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Judges: New North Carolina Congress map will be used in 2020

From staff and wire reports

RALEIGH — North Carolina judges ordered that a new U.S. House district map that Republican state legislators drew last month be used in the 2020 elections, deciding Monday there is not enough time to scrutinize the boundaries for extreme partisan bias.

The ruling means Rowan County will be contained within one congressional district — the 13th, currently represented by Davie County Republican Ted Budd. Rep. Richard Hudson’s 8th District will start at the Cabarrus County line and also include Stanly County.

The three-judge panel unanimously decided it is too late in the election cycle to receive evidence and testimony that would be necessary to consider detailed redistricting arguments from the lawmakers and from Democratic and independent voters who have challenged the latest congressional maps.

The primary for hundreds of state and local elected offices is March 3, and candidate filing opened Monday. The judges had suspended congressional filings for all 13 seats while they reviewed the case, but Superior Court Judge Paul Ridgeway said from the bench the State Board of Elections can now start accepting filings from U.S. House hopefuls. The N.C. Board of Elections followed his statement Monday afternoon by announcing it was officially accepting filings.

“There’s simply not sufficient time to fully develop the factual record necessary to decide the constitutional challenges to the new congressional districts without significantly delaying the primary elections,” Ridgeway said. “It is time for the citizens to vote.”

While 10 of the 13 current U.S. House members are Republicans in a state considered a presidential battleground, the new map would appear to give Democrats a good chance of picking up two seats in 2020. The party currently holds three seats. The additional Democratic victories could help the party retain control of the U.S. House next year.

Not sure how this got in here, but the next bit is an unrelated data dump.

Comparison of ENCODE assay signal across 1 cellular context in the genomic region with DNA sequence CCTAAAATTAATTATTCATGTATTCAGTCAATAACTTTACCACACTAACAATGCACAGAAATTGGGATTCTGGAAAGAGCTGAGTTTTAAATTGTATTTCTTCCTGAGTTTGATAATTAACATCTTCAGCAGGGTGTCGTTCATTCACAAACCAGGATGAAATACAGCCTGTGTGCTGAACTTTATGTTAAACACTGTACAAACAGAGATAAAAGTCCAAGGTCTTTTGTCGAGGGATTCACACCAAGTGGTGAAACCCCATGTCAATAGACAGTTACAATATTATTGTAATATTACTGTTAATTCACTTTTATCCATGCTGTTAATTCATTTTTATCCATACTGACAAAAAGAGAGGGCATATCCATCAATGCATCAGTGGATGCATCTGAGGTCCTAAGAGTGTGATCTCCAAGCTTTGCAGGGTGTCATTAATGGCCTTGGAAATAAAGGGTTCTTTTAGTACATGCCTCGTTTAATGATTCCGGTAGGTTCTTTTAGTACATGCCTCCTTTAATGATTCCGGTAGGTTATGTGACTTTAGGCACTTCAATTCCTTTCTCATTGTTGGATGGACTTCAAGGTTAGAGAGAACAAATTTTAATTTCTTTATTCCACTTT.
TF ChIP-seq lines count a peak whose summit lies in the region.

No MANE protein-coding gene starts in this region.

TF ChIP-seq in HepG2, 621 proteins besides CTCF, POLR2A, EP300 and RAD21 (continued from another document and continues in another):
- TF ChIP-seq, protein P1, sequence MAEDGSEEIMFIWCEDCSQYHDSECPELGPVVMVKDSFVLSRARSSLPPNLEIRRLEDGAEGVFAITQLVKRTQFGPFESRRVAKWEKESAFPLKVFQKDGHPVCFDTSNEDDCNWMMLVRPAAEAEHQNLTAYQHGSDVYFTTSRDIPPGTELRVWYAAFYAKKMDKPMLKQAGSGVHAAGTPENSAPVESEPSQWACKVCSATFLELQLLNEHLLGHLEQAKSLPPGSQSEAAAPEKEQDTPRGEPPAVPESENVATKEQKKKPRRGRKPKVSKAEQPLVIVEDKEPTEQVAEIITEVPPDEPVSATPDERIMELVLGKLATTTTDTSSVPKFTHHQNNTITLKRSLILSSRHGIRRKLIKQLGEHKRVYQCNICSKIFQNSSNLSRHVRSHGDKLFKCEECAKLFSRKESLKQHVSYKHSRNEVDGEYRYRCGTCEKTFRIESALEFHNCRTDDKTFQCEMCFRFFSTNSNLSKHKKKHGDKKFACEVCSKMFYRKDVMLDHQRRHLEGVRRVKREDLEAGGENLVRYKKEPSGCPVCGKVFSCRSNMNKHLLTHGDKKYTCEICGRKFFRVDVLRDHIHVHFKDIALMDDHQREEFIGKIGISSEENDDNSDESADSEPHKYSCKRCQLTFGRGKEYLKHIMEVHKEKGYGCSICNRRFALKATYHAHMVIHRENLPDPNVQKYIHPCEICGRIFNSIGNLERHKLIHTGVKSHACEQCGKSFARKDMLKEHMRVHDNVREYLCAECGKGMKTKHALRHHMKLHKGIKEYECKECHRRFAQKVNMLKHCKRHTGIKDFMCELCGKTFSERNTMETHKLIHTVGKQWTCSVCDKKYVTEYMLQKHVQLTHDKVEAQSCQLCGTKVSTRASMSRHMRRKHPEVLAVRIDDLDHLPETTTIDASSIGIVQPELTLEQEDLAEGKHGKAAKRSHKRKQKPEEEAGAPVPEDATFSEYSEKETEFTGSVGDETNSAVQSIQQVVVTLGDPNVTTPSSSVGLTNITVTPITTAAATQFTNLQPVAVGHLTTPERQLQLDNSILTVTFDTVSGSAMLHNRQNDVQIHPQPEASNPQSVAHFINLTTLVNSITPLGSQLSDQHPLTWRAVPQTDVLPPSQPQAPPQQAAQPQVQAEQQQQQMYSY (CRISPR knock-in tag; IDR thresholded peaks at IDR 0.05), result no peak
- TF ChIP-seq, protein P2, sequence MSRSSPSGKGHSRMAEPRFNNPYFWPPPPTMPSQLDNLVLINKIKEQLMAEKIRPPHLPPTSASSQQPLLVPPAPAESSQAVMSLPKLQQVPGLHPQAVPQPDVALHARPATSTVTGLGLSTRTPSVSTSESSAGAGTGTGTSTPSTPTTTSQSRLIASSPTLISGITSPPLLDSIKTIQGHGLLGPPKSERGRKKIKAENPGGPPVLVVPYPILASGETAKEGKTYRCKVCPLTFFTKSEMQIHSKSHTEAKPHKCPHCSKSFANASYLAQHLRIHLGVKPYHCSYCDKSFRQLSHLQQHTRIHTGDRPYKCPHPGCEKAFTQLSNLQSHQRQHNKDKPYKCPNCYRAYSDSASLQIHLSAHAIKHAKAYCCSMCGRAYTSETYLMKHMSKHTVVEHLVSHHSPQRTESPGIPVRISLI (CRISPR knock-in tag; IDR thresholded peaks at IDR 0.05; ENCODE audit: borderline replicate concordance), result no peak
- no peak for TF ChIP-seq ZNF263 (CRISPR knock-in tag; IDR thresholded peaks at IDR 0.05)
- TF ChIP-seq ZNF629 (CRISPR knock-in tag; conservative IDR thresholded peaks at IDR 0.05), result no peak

In late October, the same judges blocked the use of the 13 district boundaries approved in 2016 because they said they were likely unlawful partisan gerrymanders. While not ordering a new map, the judges had suggested a delayed primary could be avoided if lawmakers redrew the map quickly.

By Nov. 15, the General Assembly approved a replacement with district lines that appear to threaten the re-elections of GOP Reps. George Holding of Raleigh and Mark Walker of Greensboro.

But the voters who sued over the 2016 map said the new boundaries were still unlawful partisan gerrymanders that violate the state constitution. They pointed to data showing 10 of the districts remain extreme partisan outliers compared to “nonpartisan” maps created by a redistricting expert, packing Democrats into five districts so that the others are noncompetitive. They wanted the judges to hire a third-party expert to draw them again.

Lawyers for Republican legislators said the case was moot because they created a map that complied with the state court’s suggestions to perform the drawing in public and without the use of partisan data.

“Although one can certainly argue that the process was flawed or that the result is far from ideal, the net result is that the previously flawed 2016 congressional map has been replaced,” Ridgeway said.

Lawyers for both sides made oral arguments Monday before Ridgeway read the panel’s decision.

The plaintiffs — whose lawsuit has been bankrolled by a national Democratic group — did not immediately respond to an email seeking comment on the decision. They could still ask state appeals courts to intervene.

Republican lawmakers were pleased with the ruling, which they said stopped a concerted effort by the Democratic Party to get judges to redraw boundaries that favored the party.

“It’s time now to stop the endless litigation and out-of-state lawyering around North Carolina’s redistricting process and let the people determine their congressional representatives,” state GOP Reps. David Lewis and Destin Hall said in a news release.

The GOP-controlled General Assembly was ordered in September to redraw dozens of state legislative districts by these same judges, who declared those boundaries were illegal partisan gerrymanders. Both congressional and legislative districts will be redrawn in 2021, based on 2020 census figures.

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